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November 27, 2023

Preserving affordable housing in transit corridors

Canada hardly has any rapid transit, as we have very few large cities. Densification, developing transit corridors and nodes is relatively new in our context (Toronto and Montreal notwithstanding), so it’s not surprising that details like making sure we don’t displace low-income people in these areas hasn’t been a priority. I’ve written on this topic in the last chapter of my book Transit-Oriented Development: Learning from International Case Studies, two recent articles and a report for Infrastructure Canada. Lina Olsson and I studied the impacts of new transit infrastructure on Malmö, Sweden to Kitchener, Canada. But now for a current example from BC.

In the past week BC has given us another illustration of the conflict between affordable housing and transit. The province recently announced plans to speed up construction of new housing near transit hubs. While this sounds great (and is being initiated in other provinces like Ontario and Nova Scotia), removing or streamlining planning processes risks real impacts to the people living in the existing buildings. Over one-third of Vancouver renters live 800m from a rapid transit station or 400m from a bus exchange, and 21% of them are in core housing need, according to SFU researcher Andy Yan. Yan’s study is mentioned in Claire Wilson’s article, “One third of Metro Vancouver renters could be impacted by the province’s transit oriented plan” (Business Intelligence for Vancouver). 43% of purpose-built rental buildings are in these TOD areas, and many buildings are aging and vulnerable to acquisition and demolition for higher-value condos.

Andy Yan argues that we need to re-examine the concept of “highest and best use” as being uses that earn more property tax revenue or higher rents. Simply using a building’s assessed value doesn’t capture the value of keeping workers nearby jobs–a lesson Vancouver has learned as it has slowly increased the percentage of people walking, cycling, and taking transit to work by building housing in areas formerly designated for commercial. “Highest and best use” also doesn’t capture the value of community capacity and connections, or resources like libraries and community centres, which contribute to health and well-being and would be lost if households were displaced.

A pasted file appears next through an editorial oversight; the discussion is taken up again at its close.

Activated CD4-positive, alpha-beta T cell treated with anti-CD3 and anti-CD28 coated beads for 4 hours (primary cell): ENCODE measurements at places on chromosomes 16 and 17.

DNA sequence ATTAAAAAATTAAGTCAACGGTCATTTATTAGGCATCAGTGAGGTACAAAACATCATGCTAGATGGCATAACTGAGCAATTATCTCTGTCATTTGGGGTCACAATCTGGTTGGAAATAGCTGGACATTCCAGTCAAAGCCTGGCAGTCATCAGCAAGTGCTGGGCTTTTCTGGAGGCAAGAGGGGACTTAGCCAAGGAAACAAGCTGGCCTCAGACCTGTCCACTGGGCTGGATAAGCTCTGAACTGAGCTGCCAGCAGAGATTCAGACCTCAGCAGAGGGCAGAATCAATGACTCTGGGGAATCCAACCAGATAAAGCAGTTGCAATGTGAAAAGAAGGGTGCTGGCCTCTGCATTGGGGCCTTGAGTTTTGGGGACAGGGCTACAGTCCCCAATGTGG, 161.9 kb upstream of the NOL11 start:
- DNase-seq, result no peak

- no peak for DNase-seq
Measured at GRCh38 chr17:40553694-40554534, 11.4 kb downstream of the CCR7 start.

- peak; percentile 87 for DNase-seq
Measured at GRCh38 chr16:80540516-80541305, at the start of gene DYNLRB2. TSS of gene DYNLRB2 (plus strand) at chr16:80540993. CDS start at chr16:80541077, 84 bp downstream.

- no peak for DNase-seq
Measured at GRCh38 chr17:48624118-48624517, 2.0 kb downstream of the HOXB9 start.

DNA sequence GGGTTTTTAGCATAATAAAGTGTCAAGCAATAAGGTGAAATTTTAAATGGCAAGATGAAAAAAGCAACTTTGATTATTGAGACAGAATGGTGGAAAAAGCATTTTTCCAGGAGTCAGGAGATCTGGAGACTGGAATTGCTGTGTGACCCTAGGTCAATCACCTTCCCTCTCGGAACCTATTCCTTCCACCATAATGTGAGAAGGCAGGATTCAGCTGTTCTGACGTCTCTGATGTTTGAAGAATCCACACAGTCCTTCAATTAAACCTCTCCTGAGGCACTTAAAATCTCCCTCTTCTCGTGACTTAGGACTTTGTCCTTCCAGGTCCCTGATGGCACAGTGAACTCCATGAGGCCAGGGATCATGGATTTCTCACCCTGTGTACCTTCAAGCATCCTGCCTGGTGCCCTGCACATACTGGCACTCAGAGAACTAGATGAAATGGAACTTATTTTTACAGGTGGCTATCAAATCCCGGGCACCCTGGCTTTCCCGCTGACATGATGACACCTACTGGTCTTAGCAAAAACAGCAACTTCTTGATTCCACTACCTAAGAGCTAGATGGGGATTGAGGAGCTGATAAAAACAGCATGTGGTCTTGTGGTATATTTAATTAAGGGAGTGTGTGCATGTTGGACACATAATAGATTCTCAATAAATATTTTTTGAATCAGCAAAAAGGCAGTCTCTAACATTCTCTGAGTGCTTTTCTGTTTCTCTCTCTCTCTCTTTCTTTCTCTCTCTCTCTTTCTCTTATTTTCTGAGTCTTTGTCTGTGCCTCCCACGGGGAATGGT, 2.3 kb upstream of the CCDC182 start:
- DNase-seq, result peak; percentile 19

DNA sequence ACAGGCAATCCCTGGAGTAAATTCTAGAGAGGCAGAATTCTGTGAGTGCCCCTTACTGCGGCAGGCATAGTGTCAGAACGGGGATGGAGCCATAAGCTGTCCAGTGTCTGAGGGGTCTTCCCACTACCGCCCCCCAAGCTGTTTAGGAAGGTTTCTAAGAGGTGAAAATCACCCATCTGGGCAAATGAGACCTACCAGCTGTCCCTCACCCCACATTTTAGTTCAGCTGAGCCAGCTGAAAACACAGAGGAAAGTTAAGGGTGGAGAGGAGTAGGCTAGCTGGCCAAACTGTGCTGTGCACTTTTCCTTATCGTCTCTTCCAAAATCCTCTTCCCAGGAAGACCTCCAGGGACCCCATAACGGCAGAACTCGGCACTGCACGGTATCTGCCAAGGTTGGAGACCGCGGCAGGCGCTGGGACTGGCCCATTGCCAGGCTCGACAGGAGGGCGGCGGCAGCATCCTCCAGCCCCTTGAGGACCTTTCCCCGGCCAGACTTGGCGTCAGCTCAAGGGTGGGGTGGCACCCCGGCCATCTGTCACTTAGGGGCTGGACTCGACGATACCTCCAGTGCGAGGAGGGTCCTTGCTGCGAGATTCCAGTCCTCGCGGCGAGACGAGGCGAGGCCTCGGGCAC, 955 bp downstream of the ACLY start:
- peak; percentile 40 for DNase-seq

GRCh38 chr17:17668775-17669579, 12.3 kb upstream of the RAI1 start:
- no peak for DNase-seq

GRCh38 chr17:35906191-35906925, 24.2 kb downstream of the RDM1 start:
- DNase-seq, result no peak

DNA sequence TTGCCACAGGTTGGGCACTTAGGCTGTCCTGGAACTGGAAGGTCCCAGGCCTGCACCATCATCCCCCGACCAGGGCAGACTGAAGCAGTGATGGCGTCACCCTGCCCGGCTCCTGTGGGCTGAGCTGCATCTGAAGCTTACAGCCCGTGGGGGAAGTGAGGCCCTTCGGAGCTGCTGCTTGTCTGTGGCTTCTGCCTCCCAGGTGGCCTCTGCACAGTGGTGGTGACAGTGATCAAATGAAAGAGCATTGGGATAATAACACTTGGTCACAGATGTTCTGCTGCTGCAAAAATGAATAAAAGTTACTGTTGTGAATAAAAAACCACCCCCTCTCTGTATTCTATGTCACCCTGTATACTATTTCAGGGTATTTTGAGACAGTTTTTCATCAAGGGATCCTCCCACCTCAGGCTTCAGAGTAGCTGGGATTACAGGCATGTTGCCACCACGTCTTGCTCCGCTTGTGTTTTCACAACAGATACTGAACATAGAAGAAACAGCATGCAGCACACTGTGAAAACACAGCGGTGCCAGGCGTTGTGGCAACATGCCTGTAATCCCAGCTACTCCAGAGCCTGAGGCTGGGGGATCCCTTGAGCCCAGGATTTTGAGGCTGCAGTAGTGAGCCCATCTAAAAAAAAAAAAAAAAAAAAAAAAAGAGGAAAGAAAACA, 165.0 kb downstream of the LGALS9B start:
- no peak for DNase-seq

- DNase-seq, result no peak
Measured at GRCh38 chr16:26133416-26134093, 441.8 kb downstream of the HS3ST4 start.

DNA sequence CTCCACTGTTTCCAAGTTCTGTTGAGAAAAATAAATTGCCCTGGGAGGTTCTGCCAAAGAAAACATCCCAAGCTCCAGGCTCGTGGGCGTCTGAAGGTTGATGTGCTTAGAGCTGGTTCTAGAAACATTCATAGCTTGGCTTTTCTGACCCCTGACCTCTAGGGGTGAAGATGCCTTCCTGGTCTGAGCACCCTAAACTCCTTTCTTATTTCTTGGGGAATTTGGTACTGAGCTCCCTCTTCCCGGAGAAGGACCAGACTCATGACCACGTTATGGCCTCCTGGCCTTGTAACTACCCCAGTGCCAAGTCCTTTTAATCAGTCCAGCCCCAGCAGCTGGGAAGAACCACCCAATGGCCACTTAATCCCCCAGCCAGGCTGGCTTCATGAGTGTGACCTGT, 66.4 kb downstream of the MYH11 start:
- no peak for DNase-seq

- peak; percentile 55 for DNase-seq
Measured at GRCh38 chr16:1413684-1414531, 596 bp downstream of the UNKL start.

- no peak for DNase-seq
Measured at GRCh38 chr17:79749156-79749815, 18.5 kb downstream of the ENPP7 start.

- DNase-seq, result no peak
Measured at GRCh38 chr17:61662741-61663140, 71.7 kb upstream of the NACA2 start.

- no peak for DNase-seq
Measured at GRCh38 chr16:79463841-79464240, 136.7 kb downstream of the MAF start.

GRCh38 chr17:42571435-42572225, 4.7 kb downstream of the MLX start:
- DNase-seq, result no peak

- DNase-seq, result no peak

BC’s Rental Protection Fund, recently expanded by a $500M contribution from the province, is meant to protect these types of units by helping non-profits and co-ops to buy them. This way the tenants can remain and the buildings can remain rental, and maintain their affordability. CEO Katie Maslechko has her hands full trying to arrange applications from 70 non-profits and 25 occupied properties, who need to demonstrate they can take on buildings and keep them affordable for at least 20 years without government subsidies.

The Broadway corridor alone is home to about one-quarter of Vancouver’s rental stock, mostly older and affordable units on lots that have now been upzoned, which could lead to their demolition (“BC begins to protect rental stock“, Kerry Gold, Globe and Mail). Vancouver lost 100,000 units with rents below $1,500 from 2016-2021. Steve Pomeroy, who has written a comprehensive report on the loss of affordable units in Canada, notes that while the Rental Protection Fund is a good step, vacancy control would be better because it limits what landlords can charge. The fund would allow acquisition of 5,000-7,000 units, which does little to stem the loss of tens of thousands affordable units.

So, should we densify TOD areas? CMHC noted earlier in the year that we have a shortage of 5.8 million new units if we want to restore affordability levels to those seen in 2004, and by any estimation we will fall well short of reaching that goal by 2030. FCM estimates that we would also need $600 B in infrastructure to support all these new homes (roads, bridges, sewers and stormwater facilities, transit, culture and recreational assets). If we can build more densely near transit and other existing infrastructure using eTOD strategies, we should be doing it.

But Canadian municipalities should be taking steps to ensure that we’re densifying in a way that doesn’t severely disadvantage vulnerable groups. We should be building affordable units in TOD areas, otherwise we’ll displace transit riders with car drivers–which is of little use to Canada’s ailing transit agencies, still recovering from COVID’s devastating effect on transit ridership. Displacement won’t achieve the main goals of TOD either: making transit, walking, and cycling more viable for wealthy owners cannot come at the expense of low-income renters who are already making those choices. We are literally pricing out the very demographics that use transit in TODs.

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